“Some car title lenders install a GPS device – nicknamed a ‘kill switch’ – that can prevent the borrower’s car from starting, using this practice as a means of collecting a debt or making it easier to seize the car,” Aponte-Diaz says. “In addition to being (the) primary means of transportation to work, the doctor and elsewhere, a car is often the largest financial asset that a person has. The looming threat of losing your car is anxiety-inducing to put it mildly.” 

Downsides to title loans

The biggest downsides to title loans are a short repayment period, sky-high interest rates and the potential loss of your car if you default. 

“These are usually short-term loans with very tight repayment cycles,” McClary says. “If you can’t pay back the loan when it’s due, it’s rolled over into another cycle with more fees. It creates a very difficult situation for people who are already struggling to repay. It is the exact definition of the cycle of debt.” 

The biggest downside, though, is the potential to lose your car. If you can’t pay the loan back, the lender can take your vehicle. In 2016, a study from the Consumer Financial Protection Bureau found that 20 percent of those who take out title loans have their vehicles seized. 

When you get the loan, some lenders will even require that you install Global Positioning System (GPS) and starter interrupt devices in your vehicle. This step allows the lender to locate the vehicle and disable its ignition system remotely if you fail to repay the loan and it decides to repossess your vehicle. The lender can then sell the vehicle in order to recoup their money.  

Alternatives to title loans

With such serious downsides, McClary recommends reaching out to traditional banks and credit unions to identify less costly lending options.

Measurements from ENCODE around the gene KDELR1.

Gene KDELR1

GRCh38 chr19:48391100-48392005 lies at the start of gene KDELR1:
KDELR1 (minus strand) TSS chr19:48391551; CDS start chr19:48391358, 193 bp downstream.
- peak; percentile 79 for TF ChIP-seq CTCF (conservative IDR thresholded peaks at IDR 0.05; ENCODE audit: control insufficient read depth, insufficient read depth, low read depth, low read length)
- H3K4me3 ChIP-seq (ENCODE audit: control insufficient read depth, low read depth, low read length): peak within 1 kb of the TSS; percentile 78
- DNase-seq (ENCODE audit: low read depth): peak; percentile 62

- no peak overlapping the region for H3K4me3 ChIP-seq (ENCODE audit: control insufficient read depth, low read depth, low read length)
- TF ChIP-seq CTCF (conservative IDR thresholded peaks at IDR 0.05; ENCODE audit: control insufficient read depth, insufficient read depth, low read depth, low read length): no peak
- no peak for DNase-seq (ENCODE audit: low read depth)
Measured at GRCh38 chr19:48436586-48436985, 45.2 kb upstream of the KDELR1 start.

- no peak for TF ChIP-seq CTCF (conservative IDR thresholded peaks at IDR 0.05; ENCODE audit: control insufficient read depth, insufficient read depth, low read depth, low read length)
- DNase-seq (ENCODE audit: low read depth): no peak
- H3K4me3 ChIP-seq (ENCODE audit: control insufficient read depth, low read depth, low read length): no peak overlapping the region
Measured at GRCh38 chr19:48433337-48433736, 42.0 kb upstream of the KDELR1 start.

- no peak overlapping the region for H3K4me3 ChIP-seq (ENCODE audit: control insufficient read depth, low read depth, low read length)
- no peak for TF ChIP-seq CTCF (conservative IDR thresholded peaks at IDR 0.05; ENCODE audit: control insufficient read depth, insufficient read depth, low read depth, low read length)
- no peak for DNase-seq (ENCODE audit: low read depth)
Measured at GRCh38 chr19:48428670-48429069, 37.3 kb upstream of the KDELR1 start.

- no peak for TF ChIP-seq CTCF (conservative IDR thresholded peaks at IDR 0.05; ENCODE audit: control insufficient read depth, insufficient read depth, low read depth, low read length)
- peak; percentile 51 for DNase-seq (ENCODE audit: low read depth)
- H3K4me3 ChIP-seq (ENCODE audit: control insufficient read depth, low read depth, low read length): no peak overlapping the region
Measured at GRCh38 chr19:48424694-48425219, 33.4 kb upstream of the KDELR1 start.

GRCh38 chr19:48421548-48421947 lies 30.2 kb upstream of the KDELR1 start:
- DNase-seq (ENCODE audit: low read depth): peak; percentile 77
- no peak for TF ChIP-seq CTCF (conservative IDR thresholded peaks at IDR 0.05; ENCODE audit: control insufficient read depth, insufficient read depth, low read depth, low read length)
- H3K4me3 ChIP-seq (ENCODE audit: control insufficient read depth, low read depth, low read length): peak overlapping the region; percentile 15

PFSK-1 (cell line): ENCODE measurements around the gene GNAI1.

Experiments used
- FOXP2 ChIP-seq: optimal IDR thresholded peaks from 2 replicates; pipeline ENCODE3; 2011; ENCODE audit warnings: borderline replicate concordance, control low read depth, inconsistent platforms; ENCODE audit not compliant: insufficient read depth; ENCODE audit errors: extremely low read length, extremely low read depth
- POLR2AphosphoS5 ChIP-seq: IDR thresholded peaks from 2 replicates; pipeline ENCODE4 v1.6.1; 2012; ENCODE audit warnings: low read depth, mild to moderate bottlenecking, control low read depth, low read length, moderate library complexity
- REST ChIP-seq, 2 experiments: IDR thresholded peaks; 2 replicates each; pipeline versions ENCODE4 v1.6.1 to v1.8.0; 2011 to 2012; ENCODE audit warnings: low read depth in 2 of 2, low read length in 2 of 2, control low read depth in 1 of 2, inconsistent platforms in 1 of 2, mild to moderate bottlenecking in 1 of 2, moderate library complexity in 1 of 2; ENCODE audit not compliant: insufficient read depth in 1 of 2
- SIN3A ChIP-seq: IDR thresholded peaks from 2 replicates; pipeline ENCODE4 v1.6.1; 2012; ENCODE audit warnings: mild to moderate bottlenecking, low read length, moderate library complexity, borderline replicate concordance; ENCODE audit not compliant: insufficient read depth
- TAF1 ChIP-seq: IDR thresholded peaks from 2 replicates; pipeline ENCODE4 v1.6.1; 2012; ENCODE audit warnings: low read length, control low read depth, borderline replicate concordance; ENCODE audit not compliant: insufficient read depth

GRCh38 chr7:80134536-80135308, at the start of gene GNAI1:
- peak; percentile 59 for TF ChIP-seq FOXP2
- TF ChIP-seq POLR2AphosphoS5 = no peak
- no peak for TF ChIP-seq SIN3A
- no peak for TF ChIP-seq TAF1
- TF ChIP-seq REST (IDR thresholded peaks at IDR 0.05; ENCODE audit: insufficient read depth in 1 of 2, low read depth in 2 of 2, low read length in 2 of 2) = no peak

“A lot of people might avoid traditional lenders because of assumptions about their credit,” he says. “That’s the most dangerous thing you can do. You’re cheating yourself out of money you could potentially save.” 

Even if you don’t have a bank account, have a lower credit score or have struggled with poor financial decisions in the past, it’s worth investigating all your alternatives. “It’s interesting how flexible these traditional lenders can be,” McClary says. “There are a lot of credit unions that are willing to work with unbanked customers.” 

McClary rarely advises adding to credit card debt but says they’re a better option than a title loan. In most cases, the interest on a credit card will be far less than what you would end up paying with a title loan. 

The bottom line

If you decide a car title loan is your only option, make sure you understand the terms of the loan. Title lenders are required to show you loan terms in writing before signing, and federal law requires that they be honest and upfront about the total cost of the loan. And remember — the costs are most likely not worth the risk involved. 

“Car title loans often lead to people drowning in debt and losing their car,” Aponte-Diaz says. “Car title lenders frequently put people in a worse position than before they took out the loan.” 

Written by
David McMillin
Contributing writer
David McMillin is a contributing writer for Bankrate and covers topics like credit cards, mortgages, banking, taxes and travel. David's goal is to help readers figure out how to save more and stress less.
Edited by
Auto loans editor